Compassion for Humanity

Compassion for Humanity

Compassion for Humanity

I am patiently waiting for the traffic light to change. Standing in the center divider is a man. He is holding a sign that reads, “Hungry, homeless, need help”. He has a kind smile and sad eyes. I don’t know what his story is.

What I do know is that, suddenly, my little hybrid car, stainless steel water bottle, and a reusable bag full of organic groceries seem to not matter at all. What good is caring for the Earth if we cannot care for the very inhabitants of our planet? We cannot have compassion for all living things and disregard our fellow humans. These are humans that have needs just like everyone else, they have emotions and feelings and hopes and dreams.

This most likely won’t be my most popular post. But sometimes things need to be said or perhaps just expressed in written words.

Regardless of where you live, you have witnessed a person, invisible to society, asking for help. I personally experienced this recently, it was sometime around the holidays. I had to make several stops and one of these stops was at our local Walgreens. As I pulled into the parking lot, little did I know that my purchases at this store would include something that money cannot buy.

While parking my car, I noticed a woman sitting on the bench in front of the store. As I stepped out, she said something to me that I didn’t quite understand. I quickly realized she was asking for help. I walked closer to her and said: “Hello, do you need some help?” She shared with me that she was thirsty and hungry. I asked if she would like to accompany me inside the store so that she may pick out what she needed. She agreed with much gratitude. She picked out a soda and a bag of chips. I was able to convince her to also select a bottle of water. I asked her if she needed anything else, but she refused. As I paid for her choices, she said thank you and scurried out the door. It cost me less than $5. While I was grateful that I was able to help, it also made me upset. I was upset that some people don’t have the basic needs to survive. I was sad that they are often ignored by society. I came home and thought about ways I could help.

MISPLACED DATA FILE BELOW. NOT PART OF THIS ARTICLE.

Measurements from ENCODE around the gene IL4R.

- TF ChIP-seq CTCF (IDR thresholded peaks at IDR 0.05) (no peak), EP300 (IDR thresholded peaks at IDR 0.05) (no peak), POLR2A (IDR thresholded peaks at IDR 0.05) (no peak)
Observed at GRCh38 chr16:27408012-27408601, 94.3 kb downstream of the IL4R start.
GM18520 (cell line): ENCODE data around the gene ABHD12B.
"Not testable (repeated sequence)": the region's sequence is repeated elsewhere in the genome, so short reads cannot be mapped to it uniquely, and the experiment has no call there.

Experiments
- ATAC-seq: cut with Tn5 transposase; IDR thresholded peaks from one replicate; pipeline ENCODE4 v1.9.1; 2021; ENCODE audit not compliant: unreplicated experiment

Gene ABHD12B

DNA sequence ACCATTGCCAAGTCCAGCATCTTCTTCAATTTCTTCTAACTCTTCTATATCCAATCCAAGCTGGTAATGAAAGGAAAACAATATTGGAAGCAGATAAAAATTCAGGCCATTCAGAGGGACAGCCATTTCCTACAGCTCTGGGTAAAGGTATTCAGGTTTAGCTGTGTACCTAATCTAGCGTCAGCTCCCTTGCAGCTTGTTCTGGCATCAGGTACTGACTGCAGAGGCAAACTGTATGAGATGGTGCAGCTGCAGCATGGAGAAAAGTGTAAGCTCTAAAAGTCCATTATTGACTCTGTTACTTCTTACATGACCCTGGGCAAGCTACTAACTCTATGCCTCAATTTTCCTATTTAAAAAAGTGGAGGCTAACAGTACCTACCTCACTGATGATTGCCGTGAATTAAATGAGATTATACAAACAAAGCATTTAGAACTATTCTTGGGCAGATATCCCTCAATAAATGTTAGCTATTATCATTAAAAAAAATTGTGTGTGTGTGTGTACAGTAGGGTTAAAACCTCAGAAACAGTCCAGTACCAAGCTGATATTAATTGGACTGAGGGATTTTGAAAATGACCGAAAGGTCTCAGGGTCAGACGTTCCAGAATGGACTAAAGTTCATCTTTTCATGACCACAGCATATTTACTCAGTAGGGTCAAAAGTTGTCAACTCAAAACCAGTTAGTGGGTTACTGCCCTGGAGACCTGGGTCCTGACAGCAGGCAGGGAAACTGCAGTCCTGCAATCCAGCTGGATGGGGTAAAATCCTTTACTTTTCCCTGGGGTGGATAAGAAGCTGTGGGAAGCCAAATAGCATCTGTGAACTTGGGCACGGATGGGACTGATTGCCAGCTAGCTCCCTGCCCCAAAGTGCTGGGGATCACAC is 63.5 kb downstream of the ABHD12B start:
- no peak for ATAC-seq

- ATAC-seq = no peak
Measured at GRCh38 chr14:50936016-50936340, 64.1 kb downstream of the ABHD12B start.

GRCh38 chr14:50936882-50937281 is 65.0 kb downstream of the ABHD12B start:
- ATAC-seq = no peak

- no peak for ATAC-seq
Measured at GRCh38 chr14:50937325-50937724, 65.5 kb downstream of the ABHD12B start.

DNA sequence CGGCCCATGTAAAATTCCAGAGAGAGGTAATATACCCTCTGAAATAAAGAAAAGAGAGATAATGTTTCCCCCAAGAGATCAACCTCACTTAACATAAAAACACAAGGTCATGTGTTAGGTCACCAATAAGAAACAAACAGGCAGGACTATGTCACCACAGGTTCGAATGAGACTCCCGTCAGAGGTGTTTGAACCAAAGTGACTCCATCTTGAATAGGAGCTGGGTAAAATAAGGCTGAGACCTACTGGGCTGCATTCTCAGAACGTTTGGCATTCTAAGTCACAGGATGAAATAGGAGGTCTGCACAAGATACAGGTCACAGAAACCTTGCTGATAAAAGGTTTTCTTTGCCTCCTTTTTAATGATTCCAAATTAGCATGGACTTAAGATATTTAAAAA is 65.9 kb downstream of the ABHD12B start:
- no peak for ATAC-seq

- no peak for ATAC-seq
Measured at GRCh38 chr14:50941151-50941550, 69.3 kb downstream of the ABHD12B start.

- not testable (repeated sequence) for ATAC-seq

Situations like this are often ignored. We turn our heads the other way. It’s viewed as someone else’s problem, or I am a taxpayer and that should be enough to help others out. Well, it isn’t. It’s ignored because it’s uncomfortable. Sadly, we live in a time where we are more concerned with building walls and fighting wars to “protect” our people. The irony of it all is what good are these walls when the society within is crumbling?

There are ways to help- we can make care bags to pass out, volunteer at local shelters and soup kitchens or make a donation. You can make a difference- please don’t think it is someone else’s to deal with. Take ownership of supporting humanity.


Offering assistance to someone, free of conditions, and expectations for any type of return with the strong possibility that you will never see that person again is a fulfilling exercise in the practice of “letting go”. 


Society, as a whole, wants to do the right thing and provide assistance where needed, so here are a few points to keep in mind.

  • Offering assistance to someone does not imply that you put yourself, or loved ones, in potentially dangerous situations.
  • Realize that not everyone will understand your intentions.
  • Always follow your own intuition.
  • Research the many ways you can safely and effectively assist individuals in your own community.

Here are some organizations that provide assistance to the homeless:



Response to "Compassion for Humanity"

  • Lovely timing. I look forward to sharing this and also a personal experience I witnessed today on my walk to drop the boys to school. Your gratitude and loving heart shines for us all to see and be encouraged by. Thank you beautiful soul. Keep living your truth.